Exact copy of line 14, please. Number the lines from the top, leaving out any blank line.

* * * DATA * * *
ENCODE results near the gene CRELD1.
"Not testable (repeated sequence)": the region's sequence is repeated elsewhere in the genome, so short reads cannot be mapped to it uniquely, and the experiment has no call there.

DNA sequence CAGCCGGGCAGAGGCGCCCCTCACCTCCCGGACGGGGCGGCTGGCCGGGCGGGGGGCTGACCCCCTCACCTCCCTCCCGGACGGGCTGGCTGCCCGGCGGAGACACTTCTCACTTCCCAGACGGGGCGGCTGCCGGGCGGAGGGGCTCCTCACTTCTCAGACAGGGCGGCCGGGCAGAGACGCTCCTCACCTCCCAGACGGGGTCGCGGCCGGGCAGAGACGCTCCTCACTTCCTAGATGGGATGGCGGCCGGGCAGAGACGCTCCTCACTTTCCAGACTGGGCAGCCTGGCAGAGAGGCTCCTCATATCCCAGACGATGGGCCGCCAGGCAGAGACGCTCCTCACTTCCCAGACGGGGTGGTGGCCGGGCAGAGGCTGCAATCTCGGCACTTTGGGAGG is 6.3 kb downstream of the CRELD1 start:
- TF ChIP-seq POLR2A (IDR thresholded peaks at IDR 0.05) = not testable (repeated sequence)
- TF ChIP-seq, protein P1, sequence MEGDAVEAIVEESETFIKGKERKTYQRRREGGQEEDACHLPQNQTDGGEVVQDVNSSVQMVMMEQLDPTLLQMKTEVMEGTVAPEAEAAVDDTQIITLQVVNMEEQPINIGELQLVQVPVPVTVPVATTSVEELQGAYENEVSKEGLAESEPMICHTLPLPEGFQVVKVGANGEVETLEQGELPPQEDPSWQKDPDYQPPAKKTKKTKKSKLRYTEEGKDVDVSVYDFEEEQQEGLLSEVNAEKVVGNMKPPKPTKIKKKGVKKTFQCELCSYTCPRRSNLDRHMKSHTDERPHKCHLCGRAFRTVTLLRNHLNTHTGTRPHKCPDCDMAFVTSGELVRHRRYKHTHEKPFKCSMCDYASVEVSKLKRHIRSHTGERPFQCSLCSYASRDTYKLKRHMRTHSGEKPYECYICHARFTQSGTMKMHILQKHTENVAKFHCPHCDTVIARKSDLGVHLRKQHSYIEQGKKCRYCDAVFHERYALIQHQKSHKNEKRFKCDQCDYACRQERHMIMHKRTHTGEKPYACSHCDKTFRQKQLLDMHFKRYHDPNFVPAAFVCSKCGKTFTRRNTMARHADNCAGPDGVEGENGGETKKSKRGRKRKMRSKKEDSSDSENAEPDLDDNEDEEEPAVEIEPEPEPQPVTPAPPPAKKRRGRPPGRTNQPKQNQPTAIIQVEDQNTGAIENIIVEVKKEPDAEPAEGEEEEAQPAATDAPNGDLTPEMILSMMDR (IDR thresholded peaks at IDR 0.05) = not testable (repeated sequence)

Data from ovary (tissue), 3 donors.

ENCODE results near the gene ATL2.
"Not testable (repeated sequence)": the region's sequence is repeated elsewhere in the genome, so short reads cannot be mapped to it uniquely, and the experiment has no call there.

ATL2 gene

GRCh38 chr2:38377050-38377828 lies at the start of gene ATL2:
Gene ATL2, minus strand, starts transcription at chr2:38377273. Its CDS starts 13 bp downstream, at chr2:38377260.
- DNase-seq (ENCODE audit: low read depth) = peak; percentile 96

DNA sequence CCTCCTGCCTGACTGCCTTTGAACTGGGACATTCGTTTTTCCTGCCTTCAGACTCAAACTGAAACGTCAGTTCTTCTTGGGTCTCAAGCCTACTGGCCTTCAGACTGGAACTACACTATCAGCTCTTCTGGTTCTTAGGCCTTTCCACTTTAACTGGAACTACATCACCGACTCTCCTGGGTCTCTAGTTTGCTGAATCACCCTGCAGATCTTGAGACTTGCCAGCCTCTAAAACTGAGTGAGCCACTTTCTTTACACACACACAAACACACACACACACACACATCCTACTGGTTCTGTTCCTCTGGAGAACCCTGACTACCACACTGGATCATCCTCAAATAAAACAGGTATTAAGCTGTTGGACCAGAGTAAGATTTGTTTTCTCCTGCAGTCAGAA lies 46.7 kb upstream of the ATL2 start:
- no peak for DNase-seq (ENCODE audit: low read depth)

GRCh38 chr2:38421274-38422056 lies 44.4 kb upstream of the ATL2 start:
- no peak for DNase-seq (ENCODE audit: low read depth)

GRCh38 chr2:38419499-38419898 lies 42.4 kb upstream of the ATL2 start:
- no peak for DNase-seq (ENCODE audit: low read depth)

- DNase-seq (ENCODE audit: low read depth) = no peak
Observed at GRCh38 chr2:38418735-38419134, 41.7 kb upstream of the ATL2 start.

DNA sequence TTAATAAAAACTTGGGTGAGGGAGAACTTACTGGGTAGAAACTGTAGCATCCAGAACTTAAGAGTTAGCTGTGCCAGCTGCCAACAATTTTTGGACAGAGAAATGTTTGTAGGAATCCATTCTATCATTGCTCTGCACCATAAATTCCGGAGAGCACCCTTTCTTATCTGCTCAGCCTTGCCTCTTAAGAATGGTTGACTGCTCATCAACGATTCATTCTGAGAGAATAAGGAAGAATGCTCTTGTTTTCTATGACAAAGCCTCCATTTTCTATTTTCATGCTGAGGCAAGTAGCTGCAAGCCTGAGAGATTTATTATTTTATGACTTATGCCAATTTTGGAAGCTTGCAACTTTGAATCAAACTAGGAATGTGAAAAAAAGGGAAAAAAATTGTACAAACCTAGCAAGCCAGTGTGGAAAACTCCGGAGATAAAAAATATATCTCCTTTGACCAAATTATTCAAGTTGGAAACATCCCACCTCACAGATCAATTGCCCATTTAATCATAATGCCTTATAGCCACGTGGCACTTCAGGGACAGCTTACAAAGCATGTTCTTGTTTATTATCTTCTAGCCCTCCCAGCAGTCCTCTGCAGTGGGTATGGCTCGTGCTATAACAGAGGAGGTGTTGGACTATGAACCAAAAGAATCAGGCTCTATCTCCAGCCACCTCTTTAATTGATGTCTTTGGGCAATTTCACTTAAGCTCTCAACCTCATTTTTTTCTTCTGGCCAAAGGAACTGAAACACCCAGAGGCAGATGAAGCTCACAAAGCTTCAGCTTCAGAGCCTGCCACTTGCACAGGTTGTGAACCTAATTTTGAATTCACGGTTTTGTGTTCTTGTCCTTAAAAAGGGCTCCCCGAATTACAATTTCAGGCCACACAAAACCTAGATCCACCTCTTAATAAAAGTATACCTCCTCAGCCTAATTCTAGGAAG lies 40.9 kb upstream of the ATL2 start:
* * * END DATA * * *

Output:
- no peak for DNase-seq (ENCODE audit: low read depth)